This lesson examines the relationship between humans and the coral reef using the island of Curacao in the southern Caribbean as a case study. This lesson is aimed at GCSE (ages 14-16) and A-Level (ages 16-18) students. The live lesson will cover the value of coral reef ecosystems to humans and the planet, as well as the threats that human activity poses to the reef. This is the second of three lessons on the coral ecosystem for more advanced students.
Human activity and its impact on coral reef ecosystems
The value of coral reef ecosystems to humans and the planet
Human induced threats and their impacts to the coral reef ecosystem to include: climate change, major drainage basin schemes, onshore developments, desalinisation, pollution, tourism, fishing
This live lesson is suited to all students studying ecosystems in science or geography and will be of particular relevance to those studying coral ecosystems at exam level.
The lesson assumes no prior knowledge of corals, but students may find it useful to have covered some aspects of the learning. Lesson 4 and Lesson 5 of the Coral Oceans Geography | Ages 14-16 unit or Lesson 2 and Lesson 3 from the Coral Oceans Science | Ages 14-16 unit can help with preparation and revision.
If you have never joined a live lesson before, see the guidance hub, where you will find technical and educational support.
1. Introduction (5 mins)
The live lesson will open with a welcome to Coral Live and the base for the live event, the CARMABI research station in the southern Caribbean. The host will give any shout outs to participating schools and students.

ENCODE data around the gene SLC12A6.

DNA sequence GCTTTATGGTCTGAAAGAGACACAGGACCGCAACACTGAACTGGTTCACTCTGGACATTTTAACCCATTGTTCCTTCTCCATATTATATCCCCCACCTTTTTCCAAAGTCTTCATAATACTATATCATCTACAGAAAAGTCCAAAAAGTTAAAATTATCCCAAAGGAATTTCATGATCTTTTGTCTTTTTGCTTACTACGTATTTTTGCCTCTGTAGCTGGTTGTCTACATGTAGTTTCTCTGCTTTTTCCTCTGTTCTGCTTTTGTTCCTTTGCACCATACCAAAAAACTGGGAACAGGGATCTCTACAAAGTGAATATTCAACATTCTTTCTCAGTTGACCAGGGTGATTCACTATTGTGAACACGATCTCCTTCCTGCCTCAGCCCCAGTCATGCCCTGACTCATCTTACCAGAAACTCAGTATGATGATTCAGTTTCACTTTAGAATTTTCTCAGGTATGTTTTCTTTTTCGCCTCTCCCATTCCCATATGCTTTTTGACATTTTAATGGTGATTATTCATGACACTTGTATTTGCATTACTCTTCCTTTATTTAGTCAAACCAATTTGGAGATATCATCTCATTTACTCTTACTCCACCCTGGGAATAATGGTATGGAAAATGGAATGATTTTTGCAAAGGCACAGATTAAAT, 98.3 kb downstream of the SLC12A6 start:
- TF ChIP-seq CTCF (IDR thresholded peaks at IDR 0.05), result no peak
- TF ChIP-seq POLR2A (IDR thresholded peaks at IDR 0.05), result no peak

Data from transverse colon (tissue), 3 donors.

2. Ecosystem goods and services (5 mins)
We start with explaining the concept of ecosystem goods and services, which is one way of understanding how nature benefits humans.
3. The benefits of coral reefs (10 mins)
Coral reefs benefit the planet and people hugely. They are worth an estimated $9.8 trillion per year, support 25 per cent of all marine species and provide livelihoods to hundreds of millions around the world. Students will learn about the importance of coral reefs in general and Curacao as a case study.
4. Human threats to the reefs (10 mins)
We will then discuss human threats to the reef, describing both local threats such as water quality, coastal development, and tourism, as well as wider threats such as ocean warming and tropical storms.
5. Q&A (15 mins)
The last section allows for classes and students to ask further questions to clarify any of the points covered or to deepen knowledge of other areas of the coral ecosystem.
Executive Director, Encounter Edu
Dr Mark J.A. Vermeij
Scientific Director, CARMABI